The second point to be considered if the cultivation of medical and industrial Cannabis is not allowed, there will also be a “gigantic” loss in the economy that would be giving up generating new business, jobs and income at an extremely difficult time for the country.

Discussion on whether medical cannabis is good or bad is outdated

For deputy Luciano Ducci (PSB / PR), who drafted and offered the PL proposal 399/2015, the discussion today is not whether the release of medical cannabis is good or bad. “This is already outdated”, he adds. 

“Since 2014, Brazil already has these products on the shelf. The question now is to reduce the cost (of sales) and make it possible for the country to be a new player in the national and international market in these issues that involve both medical and industrial use. We need to do research to advance further. ”

He believes that a country like Brazil, with a strong agricultural sector alongside high quality technology production, has full capacity to plant and also to produce the products in its territory. Potential in both the medical arena as well as for research and the industrial arena. 

“It is an illogical discussion (whether to allow or not to plant Cannabis for medical and industrial purposes), which is very distorted in relation to everything that happens in the world,” he says. “Could it be that these more than 50 overdeveloped countries that are planting are wrong and only we are right to prohibit the planting of a culture (medical cannabis) that will be super controlled and another (hemp) that has no [psychoactive] effect?”

For activists working in associations organized for the planting, production and supply of cannabidiol-based products, the investment that the State would have to disburse to supply SUS with imported or even national if the cultivation of medical cannabis is not regulated -product is absurd when compared to the price of the same or superior quality medicine made with raw material planted in Brazil. “It is completely infeasible from the financial point of view that SUS continues to supply an imported drug,” says Cassiano Teixeira, founder and executive director of the Abrace Esperança association, in João Pessoa, in the state of Paraíba.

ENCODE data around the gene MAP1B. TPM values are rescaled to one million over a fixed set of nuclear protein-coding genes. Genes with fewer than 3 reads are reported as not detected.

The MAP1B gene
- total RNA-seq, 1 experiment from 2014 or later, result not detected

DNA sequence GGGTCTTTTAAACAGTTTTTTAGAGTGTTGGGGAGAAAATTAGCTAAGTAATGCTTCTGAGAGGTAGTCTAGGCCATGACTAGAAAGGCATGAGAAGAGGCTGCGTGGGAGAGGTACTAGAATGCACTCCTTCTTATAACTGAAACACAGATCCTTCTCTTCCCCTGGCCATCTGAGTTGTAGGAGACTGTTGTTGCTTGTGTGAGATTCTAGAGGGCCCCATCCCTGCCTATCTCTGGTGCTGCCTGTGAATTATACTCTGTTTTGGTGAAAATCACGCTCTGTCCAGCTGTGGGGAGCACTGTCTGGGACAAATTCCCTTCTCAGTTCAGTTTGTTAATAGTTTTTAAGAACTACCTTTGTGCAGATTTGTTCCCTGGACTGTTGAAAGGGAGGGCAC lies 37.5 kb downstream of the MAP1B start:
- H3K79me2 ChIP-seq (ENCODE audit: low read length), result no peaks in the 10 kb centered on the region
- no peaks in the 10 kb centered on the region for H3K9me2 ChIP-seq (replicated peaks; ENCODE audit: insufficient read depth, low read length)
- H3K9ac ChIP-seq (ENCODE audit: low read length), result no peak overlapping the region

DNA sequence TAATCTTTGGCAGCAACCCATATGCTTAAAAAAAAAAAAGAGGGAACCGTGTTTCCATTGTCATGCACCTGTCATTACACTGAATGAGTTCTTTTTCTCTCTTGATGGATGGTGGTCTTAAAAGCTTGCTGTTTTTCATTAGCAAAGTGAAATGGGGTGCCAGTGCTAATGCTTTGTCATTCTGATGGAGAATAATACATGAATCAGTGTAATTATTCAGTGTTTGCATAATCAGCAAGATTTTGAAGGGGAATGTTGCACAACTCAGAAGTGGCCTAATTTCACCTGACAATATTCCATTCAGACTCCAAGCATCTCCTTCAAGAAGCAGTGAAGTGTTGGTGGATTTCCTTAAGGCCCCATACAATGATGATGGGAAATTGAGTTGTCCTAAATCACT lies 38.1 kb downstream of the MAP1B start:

If  SUS dispensing  medicinal cannabis-based drugs is nothing new, reducing the cost of producing these drugs if national cannabis plantations were released would be relevant and unprecedented. 

“We know that SUS has a whole path for a drug to enter (in the list of mandatory drugs). Some patients already receive from the state, medication that they have been obliged to buy since 2014. This has been shown in practice to be non-viable, with consistent shortages (of medication). And it’s imported products, or even isolated ones.”

National cultivation could push the prices down dramatically

For about six years, Abrace has been supplying cannabidiol-based drugs produced by the association itself to handle at least four lawsuits for patients residing in the states of Mato Grosso, Rondônia, Rio de Janeiro and São Paulo.

Ducci estimates that the cost reduction of the industrial product that is commercialized in the market is between $371 and $556 (R $ 2,000.00 and R $ 3,000.00), and the monthly dosage could come out at half the price. Also, if the supply of this same product is made by an associative entity, such as Abrace, which has more than eight thousand members, the cost may drop to around $92 (R $500).